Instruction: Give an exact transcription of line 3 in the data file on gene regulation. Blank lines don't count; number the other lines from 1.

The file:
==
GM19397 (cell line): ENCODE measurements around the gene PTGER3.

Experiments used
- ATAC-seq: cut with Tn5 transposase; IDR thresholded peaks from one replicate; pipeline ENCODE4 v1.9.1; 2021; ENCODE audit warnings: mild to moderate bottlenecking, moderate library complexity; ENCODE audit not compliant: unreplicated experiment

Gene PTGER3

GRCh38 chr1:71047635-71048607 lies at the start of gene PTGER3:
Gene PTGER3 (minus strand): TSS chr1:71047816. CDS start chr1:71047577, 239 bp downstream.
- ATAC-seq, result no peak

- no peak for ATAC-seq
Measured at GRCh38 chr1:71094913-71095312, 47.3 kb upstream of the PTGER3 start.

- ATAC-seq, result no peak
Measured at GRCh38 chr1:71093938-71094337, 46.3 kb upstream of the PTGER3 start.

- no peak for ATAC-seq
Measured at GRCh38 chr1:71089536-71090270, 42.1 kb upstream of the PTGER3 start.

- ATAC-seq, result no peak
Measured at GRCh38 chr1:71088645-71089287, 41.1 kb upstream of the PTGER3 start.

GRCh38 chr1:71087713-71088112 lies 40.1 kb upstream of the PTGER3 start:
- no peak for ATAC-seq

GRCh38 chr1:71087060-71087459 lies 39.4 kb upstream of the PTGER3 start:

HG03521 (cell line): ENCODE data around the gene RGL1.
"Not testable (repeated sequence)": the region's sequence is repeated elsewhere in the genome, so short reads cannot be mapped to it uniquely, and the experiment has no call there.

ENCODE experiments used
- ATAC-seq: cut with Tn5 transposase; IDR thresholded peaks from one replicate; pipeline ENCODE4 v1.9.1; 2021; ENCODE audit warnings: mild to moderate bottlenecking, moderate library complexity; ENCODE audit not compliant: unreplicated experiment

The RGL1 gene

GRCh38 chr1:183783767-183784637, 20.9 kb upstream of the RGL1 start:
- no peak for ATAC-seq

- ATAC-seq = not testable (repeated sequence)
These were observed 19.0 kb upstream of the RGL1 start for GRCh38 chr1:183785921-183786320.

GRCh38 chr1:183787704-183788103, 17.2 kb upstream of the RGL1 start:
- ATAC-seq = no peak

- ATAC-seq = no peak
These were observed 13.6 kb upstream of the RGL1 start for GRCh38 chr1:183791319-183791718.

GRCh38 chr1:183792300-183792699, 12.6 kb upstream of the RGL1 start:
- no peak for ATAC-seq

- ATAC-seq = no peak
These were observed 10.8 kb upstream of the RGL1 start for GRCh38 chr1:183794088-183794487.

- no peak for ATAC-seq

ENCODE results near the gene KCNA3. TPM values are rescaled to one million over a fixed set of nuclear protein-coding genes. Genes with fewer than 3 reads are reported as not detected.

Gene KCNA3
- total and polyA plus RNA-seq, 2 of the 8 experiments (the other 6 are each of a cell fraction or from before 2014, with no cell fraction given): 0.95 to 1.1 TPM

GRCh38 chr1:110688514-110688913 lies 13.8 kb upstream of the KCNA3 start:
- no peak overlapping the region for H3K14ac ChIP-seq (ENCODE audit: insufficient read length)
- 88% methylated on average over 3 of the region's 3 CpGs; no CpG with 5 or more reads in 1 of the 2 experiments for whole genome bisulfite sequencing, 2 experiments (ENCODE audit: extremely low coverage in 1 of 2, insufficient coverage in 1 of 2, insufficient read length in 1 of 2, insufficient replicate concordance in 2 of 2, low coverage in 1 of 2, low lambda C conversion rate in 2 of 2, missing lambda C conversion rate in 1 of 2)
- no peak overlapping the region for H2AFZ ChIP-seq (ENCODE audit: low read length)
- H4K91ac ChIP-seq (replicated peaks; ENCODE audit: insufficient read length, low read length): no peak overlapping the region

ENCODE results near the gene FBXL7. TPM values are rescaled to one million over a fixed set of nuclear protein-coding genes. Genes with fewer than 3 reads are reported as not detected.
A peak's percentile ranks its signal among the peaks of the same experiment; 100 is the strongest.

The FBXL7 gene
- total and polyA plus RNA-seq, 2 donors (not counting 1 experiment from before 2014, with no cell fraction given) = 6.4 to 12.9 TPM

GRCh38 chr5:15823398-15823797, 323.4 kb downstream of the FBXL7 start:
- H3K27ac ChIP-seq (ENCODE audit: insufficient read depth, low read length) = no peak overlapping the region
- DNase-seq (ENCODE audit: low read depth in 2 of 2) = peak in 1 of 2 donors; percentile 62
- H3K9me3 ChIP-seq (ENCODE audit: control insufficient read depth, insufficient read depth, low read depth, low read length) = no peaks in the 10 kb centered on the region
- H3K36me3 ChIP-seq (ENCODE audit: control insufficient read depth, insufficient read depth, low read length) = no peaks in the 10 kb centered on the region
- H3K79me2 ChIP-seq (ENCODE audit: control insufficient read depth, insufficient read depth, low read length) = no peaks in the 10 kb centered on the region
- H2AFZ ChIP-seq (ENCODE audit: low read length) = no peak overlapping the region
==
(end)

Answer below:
- ATAC-seq: cut with Tn5 transposase; IDR thresholded peaks from one replicate; pipeline ENCODE4 v1.9.1; 2021; ENCODE audit warnings: mild to moderate bottlenecking, moderate library complexity; ENCODE audit not compliant: unreplicated experiment